If there is any actor who has inhabited a range of characters including playing a differently-abled character three times, Hrithik Roshan is the one. After Koi Mil Gaya, Guzaarish and now, Kaabil (in which he plays a blind man who sets out to avenge the murder of his blind wife), Roshan has enchanted the world. As an actor, he has always been brave to do what he wants to, upping his own standards in the process. He trusts his instincts when it comes to selecting a film and explodes with the emotions that come up with each script. Speaking to The Indian Weekly from Mumbai on telephone, Roshan is bubbling with excitement on the release of Kaabil, the encouraging early reviews of the film and that fact that he is speaking to someone from the city (Melbourne) he loves. “Australia is a very special place. I have incredible memories of all the times I have spent there. I can say a lot of things if I could, say, switch off the phone, come out and give everyone there a big hug.” Excerpts of the interview.

Firstly tell us what is special about Kaabil, apart from the fact that the film was shot in 60 days?
The super special thing about Kaabil is the inspiration I have got. I had the opportunity to meet some of my blind friends who reaffirmed my belief in life that nothing is impossible. The concept of the blinds in our mind is that they live in darkness when in fact we are the ones who are actually blind to the blind world. When I met blind lawyers, cricketers, photographers, body builders, vocalists, guitarists, you name them, who are doing everything that we are doing, I started questioning — If they can do so much without being able to see, what difference is there between the potential they have and the potential that we all have inside us. It made me draw a parallel. We all have some darkness in our lives, we have some areas in our life where we are struggling but after meeting these successful blind people I had to propagate the fact that the potential they have is within all of us.
Fighting some of my own darkness has become a lot easier for me now that I know that the potential exists, that the human spirit is unbreakable or unstoppable. This is what I take back for myself from the film to keep moving forward no matter what and make this life the best life possible.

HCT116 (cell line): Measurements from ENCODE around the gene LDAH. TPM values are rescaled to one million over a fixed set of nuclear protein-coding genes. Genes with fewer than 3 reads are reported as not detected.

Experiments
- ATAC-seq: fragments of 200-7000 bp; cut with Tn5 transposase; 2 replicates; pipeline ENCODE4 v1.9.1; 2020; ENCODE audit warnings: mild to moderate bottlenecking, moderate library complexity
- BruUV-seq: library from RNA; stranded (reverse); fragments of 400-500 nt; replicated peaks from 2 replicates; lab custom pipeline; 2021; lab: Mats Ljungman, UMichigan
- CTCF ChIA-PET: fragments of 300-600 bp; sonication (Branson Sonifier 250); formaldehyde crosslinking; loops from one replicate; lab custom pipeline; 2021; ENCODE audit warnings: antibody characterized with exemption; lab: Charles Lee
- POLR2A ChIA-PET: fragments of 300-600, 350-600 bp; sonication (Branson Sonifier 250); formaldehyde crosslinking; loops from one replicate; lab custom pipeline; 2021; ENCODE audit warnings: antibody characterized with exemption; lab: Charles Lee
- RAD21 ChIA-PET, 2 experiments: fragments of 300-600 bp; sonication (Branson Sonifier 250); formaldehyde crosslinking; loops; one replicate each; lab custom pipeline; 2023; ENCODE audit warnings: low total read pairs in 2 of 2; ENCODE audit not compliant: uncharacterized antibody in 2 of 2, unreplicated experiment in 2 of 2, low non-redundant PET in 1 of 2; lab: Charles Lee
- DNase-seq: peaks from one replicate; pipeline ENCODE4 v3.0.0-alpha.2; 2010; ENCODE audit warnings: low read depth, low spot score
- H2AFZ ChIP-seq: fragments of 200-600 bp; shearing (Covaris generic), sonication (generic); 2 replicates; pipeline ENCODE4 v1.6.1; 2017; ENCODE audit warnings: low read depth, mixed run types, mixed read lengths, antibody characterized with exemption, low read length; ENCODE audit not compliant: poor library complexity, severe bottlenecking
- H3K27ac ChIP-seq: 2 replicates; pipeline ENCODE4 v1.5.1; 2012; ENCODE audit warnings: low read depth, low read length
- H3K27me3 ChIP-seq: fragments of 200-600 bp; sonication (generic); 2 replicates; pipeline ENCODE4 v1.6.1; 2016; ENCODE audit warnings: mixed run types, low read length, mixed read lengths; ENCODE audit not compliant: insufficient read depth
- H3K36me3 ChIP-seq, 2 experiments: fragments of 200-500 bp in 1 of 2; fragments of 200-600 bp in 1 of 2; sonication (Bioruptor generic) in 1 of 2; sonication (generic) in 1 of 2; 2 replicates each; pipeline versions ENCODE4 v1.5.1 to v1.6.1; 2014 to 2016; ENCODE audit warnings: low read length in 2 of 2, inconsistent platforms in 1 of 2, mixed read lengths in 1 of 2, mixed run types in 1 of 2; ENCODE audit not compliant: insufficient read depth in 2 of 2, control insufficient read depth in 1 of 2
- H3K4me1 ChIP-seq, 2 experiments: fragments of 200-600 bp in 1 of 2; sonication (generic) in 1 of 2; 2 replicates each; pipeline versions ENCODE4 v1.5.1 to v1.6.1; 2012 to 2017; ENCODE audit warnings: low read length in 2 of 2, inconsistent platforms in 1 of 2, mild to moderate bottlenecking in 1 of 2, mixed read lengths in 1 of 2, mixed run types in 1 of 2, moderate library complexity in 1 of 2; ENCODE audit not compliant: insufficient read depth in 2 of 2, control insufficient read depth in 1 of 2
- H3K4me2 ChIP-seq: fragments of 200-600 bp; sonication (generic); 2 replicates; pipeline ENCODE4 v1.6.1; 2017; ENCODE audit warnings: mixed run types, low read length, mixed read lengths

Kaabil has also been one of the best journeys I have had. The script impacted me so much emotionally and now since its release it is nice to know that it is impacting the audience and the way they are giving the love back is just great. It is so fulfilling. Of course, it is not the time to focus on myself; this is the time for me to give back as much love as I can. These are the only windows when I can connect to my fans and say thank you. So a special thank you to all my fans in Melbourne and all over Australia. This love is coming from one of the most beautiful places that I have experienced in my life. I have love and adored my time in Australia. I can’t wait to get back after the success of Kaabil. It will be even brighter and special, I believe.

How did you get into the skin of the character?
I think the biggest challenge with this film was to let go off the aura of stardom. You know once we get a little bit of success and get treated as stars we kind of get attached to stardom. So you start developing a style of walking, talking etc. To play Rohan I had to let go off all of those trappings. I am quite proud of myself that I had the sensibility and the courage to let go off the ‘star’ label and play a very simple character because I would like to think of myself as an adventurer not just in life but also in my art. I want to experience new worlds and not just keep catering to one image. For Kaabil, it was a keen desire to do something beautiful given its beautiful subject. And that’s the plus point. That’s why I think Kaabil is such a success. It’s the uniqueness of the story and the idea that the imagery works. It’s not the star; we are all just the same,. Actors can’t do anything without a good script. So all the joys and praises that I am getting is being distributed to my team and the writers upon whose shoulders I stand.